Month: April 2018

Speaking Ill of the Dead

I was dismayed to read Randa Jarrar’s tweet yesterday. Marking the death of Barbara Bush, she wrote that she was an “amazing racist who, along with her husband, raised a war criminal.” Later, she doubled-down, and claimed to be happy that “the witch is dead.” While I respect Jarrar’s honestly-held opinion, and I am appalled that she might face disciplinary action or dismissal for exercising her right to free speech, I found the sentiment tasteless, and deeply offensive. Worse still was the chorus of my comrades on the left who chimed-in with their own, often gleeful condemnations. Make no...

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From the Vaults: The Kinks’ ‘Come Dancing’

For reasons I don’t quite understand, I woke up with the Kinks’ ‘Come Dancing’ in my head yesterday.  It’s a catchy little ditty, but it really can’t hold weight versus the rest of the band’s oeuvre.  But it did introduce the band to a new generation of fans, and I was at the tail end of that generation when ‘Come Dancing’ shot up the pop charts in 1983.  I don’t think I’d heard the song in close to 20 or 25 years.  Listening to it yesterday, I was struck by how different the track is from the classic Kinks oeuvre.  It’s very much a 1980s song, driven by a horrible keyboard riff.  But it is also heavily influenced by ska and reggae, in the beat, and in the way Davies delivers the lyrics.  The horns that are meant to reflect the Big Band era sound more like they come from Specials, by design, of course. Anyway.  As I listened to the lyrics, I thought about how nostalgia works.  For those not familiar with the song, Ray Davies, the Kinks’ frontman, is singing about the new parking lot on the piece of land where the supermarket used to stand. Before that, they put up a bowling alley, on the site that used to be the local palais.  You see, as Ray was growing up in the 40s and 50s, his...

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Unlicensed Driver by Lylanne Musselman

Installment 19 reminds us that the topside of terror is often desire. Lylanne Musselman’s unlicensed driver violates the laws of the road, family, and gender. Evading the fear and self-doubt that our culture expects from teenage girls, she hazards the routes of adulthood with refreshing resolve.  *** Unlicensed Driver My first memory of driving was around 15 – I was waitressing at my uncle’s restaurant. Mom, dad, my aunt and uncle had gone home early for an adult party later that evening. My two younger cousins assigned to stay with me, were to be brought home by our designated...

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Stop Demolishing Useful Buildings: a Manifesto for an Architecture of Transformation

I’m a walking nightmare, an arsenal of doom I kill conversation as I walk into the room I’m a three line whip I’m the sort of thing they ban I’m a walking disaster I’m a demolition man (Demolition Man, by Sting) Demolition in progress in Barcelona’s historic centre Why is the demolition of old buildings and their replacement by new ones still widely seen as a sign of “progress”? Why is transforming an existing structure considered somehow “less architectural” than demolishing it and building anew? Demolishing perfectly sound, useful structures harms both the environment as well as our collective memory. In this age of human-induced climate change, existing buildings should be maintained and transformed through adaptive reuse whenever possible, regardless of whether they are listed as heritage or not. But there is also the issue of collective memory that is permanently lost whenever buildings are demolished that could otherwise be refurbished: their replacement by new buildings usually leads to a much more sterile and soulless environment, especially when this is done on a massive scale. This is not about preserving a status quo for reasons of nostalgia. Far from it. There are plenty of structurally unsound buildings everywhere for creating new building sites, to say nothing of the abundance of empty lots in many cities. This is rather about not always discarding things that are still perfectly useful, and...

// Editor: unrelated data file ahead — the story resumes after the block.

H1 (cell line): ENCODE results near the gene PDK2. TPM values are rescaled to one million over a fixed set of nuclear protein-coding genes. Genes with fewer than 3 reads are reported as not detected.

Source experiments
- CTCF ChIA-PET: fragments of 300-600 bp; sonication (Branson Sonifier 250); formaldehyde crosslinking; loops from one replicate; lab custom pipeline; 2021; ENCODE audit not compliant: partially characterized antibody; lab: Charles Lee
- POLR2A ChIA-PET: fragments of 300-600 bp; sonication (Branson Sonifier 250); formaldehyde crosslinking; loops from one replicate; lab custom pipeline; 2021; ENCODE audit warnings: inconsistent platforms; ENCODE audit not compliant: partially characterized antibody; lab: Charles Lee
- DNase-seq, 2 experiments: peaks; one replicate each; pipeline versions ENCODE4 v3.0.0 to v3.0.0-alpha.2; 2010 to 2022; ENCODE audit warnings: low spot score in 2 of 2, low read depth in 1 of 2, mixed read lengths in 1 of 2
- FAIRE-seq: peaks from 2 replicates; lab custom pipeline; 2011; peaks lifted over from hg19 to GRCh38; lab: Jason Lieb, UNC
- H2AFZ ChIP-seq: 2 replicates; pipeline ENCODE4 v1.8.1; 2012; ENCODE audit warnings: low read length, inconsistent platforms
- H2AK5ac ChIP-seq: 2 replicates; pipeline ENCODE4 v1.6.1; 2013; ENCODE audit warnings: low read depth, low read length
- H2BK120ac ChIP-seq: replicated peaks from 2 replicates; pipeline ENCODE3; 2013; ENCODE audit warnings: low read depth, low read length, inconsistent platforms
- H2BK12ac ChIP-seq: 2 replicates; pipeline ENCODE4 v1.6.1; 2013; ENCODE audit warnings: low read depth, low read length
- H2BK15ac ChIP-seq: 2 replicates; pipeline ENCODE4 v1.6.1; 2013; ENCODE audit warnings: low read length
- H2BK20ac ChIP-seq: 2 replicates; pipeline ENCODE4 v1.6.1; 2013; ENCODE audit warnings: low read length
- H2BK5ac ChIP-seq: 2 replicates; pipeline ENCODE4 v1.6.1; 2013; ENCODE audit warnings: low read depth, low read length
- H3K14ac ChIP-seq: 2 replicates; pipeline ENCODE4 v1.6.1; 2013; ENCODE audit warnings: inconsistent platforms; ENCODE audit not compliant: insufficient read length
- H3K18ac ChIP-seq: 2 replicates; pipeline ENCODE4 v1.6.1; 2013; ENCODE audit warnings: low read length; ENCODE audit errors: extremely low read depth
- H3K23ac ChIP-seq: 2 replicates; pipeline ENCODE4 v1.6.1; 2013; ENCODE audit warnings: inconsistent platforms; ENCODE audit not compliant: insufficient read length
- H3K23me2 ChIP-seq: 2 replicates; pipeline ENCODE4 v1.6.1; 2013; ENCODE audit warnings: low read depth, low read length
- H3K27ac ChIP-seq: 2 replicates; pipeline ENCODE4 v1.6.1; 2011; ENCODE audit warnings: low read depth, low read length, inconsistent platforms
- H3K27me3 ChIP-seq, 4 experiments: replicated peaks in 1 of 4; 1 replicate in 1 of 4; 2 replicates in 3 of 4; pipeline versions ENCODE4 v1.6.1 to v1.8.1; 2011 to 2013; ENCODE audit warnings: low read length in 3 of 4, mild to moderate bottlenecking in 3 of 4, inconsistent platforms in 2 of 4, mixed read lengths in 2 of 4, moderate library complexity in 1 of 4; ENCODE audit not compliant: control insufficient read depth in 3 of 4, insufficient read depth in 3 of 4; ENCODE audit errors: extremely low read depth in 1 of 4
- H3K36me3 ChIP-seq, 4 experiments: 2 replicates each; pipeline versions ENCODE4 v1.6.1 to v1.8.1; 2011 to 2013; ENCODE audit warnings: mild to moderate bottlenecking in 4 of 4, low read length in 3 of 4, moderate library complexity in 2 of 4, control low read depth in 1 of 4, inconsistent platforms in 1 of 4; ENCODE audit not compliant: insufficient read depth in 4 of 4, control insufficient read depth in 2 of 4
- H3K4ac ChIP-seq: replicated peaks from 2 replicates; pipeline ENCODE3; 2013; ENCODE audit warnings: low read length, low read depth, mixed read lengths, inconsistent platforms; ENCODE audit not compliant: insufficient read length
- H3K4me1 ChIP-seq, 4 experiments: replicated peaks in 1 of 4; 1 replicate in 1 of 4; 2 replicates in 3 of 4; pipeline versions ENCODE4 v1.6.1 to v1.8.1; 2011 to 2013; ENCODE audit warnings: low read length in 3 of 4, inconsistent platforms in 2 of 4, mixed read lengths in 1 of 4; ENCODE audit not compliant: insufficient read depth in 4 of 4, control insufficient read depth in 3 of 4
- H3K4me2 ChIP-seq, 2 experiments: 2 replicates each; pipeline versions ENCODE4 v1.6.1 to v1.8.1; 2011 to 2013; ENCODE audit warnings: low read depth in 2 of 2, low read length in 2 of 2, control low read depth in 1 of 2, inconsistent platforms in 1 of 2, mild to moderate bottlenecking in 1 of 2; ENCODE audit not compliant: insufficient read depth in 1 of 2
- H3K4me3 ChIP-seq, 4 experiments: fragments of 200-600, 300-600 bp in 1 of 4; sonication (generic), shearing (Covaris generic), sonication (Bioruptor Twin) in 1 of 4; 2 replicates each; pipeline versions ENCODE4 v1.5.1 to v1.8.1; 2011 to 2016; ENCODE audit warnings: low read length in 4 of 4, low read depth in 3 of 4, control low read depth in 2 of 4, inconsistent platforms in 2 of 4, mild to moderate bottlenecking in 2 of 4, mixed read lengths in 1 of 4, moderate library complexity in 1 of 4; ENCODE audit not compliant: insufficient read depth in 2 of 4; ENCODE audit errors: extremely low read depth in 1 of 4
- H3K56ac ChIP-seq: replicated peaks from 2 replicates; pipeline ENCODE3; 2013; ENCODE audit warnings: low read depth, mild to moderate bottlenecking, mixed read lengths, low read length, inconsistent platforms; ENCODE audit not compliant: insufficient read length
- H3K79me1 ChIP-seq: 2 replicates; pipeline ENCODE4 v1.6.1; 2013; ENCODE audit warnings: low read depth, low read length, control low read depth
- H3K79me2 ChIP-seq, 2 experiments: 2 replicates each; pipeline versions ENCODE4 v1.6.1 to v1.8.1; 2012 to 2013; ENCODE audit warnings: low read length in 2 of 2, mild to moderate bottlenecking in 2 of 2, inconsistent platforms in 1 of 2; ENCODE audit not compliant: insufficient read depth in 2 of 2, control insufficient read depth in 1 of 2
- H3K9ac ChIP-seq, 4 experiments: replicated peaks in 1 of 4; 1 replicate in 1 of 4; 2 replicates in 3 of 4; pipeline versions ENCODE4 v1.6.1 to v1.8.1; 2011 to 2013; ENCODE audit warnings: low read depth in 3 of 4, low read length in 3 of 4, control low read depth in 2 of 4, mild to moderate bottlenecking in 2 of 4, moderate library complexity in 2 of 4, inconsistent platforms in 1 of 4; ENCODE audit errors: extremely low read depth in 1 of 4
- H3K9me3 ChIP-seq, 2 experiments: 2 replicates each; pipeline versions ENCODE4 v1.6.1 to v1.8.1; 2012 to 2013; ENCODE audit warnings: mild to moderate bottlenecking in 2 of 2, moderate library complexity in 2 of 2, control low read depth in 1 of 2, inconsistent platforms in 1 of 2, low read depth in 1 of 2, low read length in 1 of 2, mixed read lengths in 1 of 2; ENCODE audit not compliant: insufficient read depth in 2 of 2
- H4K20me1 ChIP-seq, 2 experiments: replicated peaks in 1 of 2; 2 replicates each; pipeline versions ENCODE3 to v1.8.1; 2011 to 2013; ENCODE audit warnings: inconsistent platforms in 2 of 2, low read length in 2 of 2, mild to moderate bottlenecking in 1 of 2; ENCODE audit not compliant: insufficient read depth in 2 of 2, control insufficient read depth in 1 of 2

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A New Low: the World’s Tallest Building

Faced with a half-day layover in Dubai recently, I decided to visit the tallest building in the world. I could have opted to visit a more architecturally pedigreed building, such as Concrete at Alserkal Avenue by OMA, or the Muraba Residences by RCR, both designed by Pritzker laureates. But no, I opted for the “marvel of engineering” that seemingly everyone else visiting The United Arab Emirates was also rushing to see, judging by the lineup at the ticket counter before it even opened. Dubai’s high-brow architecture can wait until another layover. Fashion Avenue at the Mall of Dubai The oddest thing about visiting the Burj Khalifa tower is the approach. It’s impossible for a visitor to enter through the building’s front door and lobby just like the everyday users of the building. Instead, visitors must approach this mega-skyscraper through an adjacent mega-shopping centre, the Mall of Dubai, from which a tunnel-like corridor containing an exhibition of gee-whiz factoids about the building leads to a ticket counter and waiting zone. At the ticket counter, a choice has to made between “At the Top”, a ride up an express elevator to the 124th and 125th floors that costs 135 AED (roughly €30), and “At the Top Sky“, a ride up another express lift to the 148th floor that costs a whopping 525 AED (nearly €120). Of course, I opt for the...

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